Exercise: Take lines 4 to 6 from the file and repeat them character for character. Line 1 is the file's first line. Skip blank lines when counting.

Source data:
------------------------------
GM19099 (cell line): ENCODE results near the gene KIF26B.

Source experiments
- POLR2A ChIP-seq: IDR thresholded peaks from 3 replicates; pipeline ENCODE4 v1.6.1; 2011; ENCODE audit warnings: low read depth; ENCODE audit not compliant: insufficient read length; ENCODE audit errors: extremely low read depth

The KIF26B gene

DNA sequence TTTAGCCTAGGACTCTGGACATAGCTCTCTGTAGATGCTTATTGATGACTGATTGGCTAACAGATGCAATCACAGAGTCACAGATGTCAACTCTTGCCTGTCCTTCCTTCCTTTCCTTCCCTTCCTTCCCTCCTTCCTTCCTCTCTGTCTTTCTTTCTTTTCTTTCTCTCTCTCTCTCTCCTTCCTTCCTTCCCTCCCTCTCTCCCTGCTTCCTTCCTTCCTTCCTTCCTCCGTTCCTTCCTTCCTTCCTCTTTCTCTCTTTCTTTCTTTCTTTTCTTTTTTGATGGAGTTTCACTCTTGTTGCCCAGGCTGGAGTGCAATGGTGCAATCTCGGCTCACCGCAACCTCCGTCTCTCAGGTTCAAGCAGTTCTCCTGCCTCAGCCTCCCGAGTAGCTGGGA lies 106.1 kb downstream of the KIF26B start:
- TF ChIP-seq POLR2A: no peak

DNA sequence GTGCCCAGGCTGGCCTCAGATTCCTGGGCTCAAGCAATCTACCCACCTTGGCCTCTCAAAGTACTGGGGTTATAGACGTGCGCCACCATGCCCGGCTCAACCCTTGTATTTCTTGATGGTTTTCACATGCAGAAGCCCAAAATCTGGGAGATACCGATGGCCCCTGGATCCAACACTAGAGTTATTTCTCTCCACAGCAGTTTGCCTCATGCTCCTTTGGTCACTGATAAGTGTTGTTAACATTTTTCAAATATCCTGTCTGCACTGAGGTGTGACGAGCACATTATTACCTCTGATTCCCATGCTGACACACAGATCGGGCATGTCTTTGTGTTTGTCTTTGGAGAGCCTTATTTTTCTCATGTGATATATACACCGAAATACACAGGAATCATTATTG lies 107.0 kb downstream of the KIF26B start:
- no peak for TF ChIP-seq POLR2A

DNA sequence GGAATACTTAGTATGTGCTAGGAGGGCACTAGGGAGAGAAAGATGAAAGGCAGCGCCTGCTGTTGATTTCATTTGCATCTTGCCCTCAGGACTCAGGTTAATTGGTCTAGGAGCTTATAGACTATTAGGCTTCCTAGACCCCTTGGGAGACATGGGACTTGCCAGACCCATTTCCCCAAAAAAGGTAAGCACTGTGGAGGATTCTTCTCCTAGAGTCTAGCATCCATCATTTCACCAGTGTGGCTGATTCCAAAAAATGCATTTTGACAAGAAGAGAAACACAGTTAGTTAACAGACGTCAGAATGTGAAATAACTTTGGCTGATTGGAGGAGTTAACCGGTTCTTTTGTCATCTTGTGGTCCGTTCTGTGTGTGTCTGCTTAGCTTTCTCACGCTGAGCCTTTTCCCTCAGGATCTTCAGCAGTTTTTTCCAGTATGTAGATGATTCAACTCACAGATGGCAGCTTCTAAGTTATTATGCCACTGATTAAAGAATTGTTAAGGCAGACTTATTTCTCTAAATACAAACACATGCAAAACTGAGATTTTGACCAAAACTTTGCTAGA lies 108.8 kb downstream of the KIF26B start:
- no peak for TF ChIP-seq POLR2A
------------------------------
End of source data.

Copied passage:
The KIF26B gene

DNA sequence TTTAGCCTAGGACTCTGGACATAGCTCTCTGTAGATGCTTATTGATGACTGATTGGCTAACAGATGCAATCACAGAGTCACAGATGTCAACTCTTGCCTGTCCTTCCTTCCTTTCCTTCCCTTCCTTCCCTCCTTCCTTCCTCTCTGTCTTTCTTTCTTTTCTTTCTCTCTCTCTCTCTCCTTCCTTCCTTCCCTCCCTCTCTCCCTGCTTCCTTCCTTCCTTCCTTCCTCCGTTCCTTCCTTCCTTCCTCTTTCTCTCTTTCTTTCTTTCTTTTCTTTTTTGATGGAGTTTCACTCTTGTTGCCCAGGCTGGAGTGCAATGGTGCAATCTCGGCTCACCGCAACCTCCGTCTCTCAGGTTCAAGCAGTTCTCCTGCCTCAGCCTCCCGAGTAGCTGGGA lies 106.1 kb downstream of the KIF26B start:
- TF ChIP-seq POLR2A: no peak